Shirli is based in Townsville and is of Aboriginal and Southsea Islander heritage.
What is your current role in the Australia Eastern Territory?
My current role is: Territorial Aboriginal & Torres Strait Islander Ministry Coordinator
What is the purpose of this ministry?
The purpose of the role is to assist the Eastern Territory social programs and mission to engage with the local Aboriginal & Torres Strait Islander community and to build their cultural competence and capacity.
In what ways do you see this being achieved?
A few ways that this is achieved is through working with different social programs and mission teams:
- Providing information and feedback into policies with regards to working with Aboriginal & Torres Strait Islander clients.
- Assisting with local community engagement e.g Churches working together to celebrate Reconciliation Week & NAIDOC Week, initiating contact with Traditional Owners, guest speakers for Junior Soldiers etc
- Program specific training e.g. Working in Remote communities in Recovery Services.
- Hosting conferences for TSA staff, volunteers and officers with regards to community engagement, ministry in a cultural context and bringing an awareness of policies etc
- Working with different programs with regards to Traditional naming of rooms, services and making our programs culturally safe places.
- Partnering with local services and the Aboriginal & Torres Strait Islander community to respond to youth suicide through a leadership & resilience program.
What is one of the most significant impacts that this ministry has had?
Our team is relatively new being only about 5 years old. We have been guided significantly by TSA National Aboriginal & Torres Strait Islander Reference Group who identified 8 Key National Priorities which include:
- Implementation of the National Policy Statement Minute on Aboriginal & Torres Strait Islander Peoples Ministry.
- Reconciliation Action Plan (RAP).
- Appointment Procedures.
- Aboriginal & Torres Strait Islander Inclusion in Territorial, Divisional, Social Programs & Corps Reviews.
- Developing Cultural Competence across TSA.
- Aboriginal & Torres Strait Islander Leadership Development.
- Strengthen key areas of Ministry where there is an indigenous presence.
- Social Justice Issues.
The AUE Aboriginal & Torres Strait Islander Team has work plans that focus on the priorities and all our work is ongoing and evolving. Key areas we have really progressed in are:
- Final stages of an online cultural competence training being completed.
- AUE RAP was launched in August 2015.
- Internal engagement with programs and mission with regards to policies, community engagement and how to localise RAPS.
What are some of the most significant needs being addressed through this ministry?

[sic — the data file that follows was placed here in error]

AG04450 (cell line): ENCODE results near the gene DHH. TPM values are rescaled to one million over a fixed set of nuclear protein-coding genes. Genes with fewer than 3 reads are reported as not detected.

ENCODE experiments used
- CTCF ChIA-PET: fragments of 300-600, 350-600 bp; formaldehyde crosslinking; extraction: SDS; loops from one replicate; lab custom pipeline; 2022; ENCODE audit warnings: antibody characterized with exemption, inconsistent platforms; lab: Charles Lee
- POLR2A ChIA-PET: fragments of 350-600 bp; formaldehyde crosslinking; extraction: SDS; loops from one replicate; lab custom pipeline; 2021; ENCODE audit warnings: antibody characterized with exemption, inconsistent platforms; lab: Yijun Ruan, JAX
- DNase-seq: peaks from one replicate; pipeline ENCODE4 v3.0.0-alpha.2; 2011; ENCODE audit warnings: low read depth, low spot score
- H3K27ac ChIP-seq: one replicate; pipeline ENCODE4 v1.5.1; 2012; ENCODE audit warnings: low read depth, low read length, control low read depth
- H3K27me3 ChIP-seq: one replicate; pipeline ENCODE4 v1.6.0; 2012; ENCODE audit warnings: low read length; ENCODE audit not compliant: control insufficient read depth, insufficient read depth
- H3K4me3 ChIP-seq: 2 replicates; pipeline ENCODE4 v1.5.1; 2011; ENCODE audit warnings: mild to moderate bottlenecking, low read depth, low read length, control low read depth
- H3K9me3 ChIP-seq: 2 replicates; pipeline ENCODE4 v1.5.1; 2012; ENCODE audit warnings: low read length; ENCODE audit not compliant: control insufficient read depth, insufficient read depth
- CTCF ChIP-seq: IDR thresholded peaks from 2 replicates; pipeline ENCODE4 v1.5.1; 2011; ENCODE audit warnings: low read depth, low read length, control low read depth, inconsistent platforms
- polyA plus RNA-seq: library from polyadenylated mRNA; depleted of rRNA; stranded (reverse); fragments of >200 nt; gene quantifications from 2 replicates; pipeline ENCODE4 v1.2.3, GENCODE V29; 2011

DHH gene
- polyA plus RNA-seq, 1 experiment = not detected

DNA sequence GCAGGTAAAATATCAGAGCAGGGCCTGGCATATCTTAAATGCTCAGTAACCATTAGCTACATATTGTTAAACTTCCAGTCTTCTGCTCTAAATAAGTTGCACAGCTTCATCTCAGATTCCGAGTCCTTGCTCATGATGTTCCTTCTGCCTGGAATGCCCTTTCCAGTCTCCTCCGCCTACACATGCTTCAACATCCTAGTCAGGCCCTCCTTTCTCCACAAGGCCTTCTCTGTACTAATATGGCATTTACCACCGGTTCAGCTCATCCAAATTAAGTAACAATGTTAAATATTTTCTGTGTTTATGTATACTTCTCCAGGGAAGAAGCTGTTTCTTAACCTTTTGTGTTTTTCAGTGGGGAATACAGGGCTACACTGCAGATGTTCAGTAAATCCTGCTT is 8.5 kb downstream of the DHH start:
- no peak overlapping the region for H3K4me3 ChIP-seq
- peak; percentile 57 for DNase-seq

The most significant need is being met through our team working with social programs and mission teams to be culturally safe places and to build their cultural capacity and competence to work and minister to Aboriginal & Torres Strait Islander people.
English is a 2nd or 3rd language in some Aboriginal & Torres Strait Islander communities. I have had the pleasure of working with Doorways staff and rethinking how we service these communities in the new contract awarded. The outcome is a type of subcontracting in the Torres Strait Islands and Cooktown with two .5 workers in each area.
Another key area our team see as a priority is through Recovery Services, we believe if we are able to have culturally safe services this will encourage our people to enter our services to address their drug and alcohol issues and to work towards addressing the underlying issues and give them a new hope for healing and a brighter future. We believe this will ultimately lower incarceration rates, domestic violence, child removals, homelessness etc.
What is your vision for the future of this ministry?
My hope is for the truth of Australian history and the contemporary impacts on our First Nations People to be heard, and acknowledged for our nation to move to a place of healing, peace and unity. I want to see intentional engagement with First Nations people to hear the voices of wisdom and knowledge to transform the ongoing state of poverty and injustice, incarceration, child removals, poor health outcomes, low educational outcomes, homelessness etc. Through this my hope is for The Salvation Army to walk alongside First Nations people so we all experience finding freedom through community, freedom through action, which hopefully leads to a revival to finding freedom through faith in Jesus.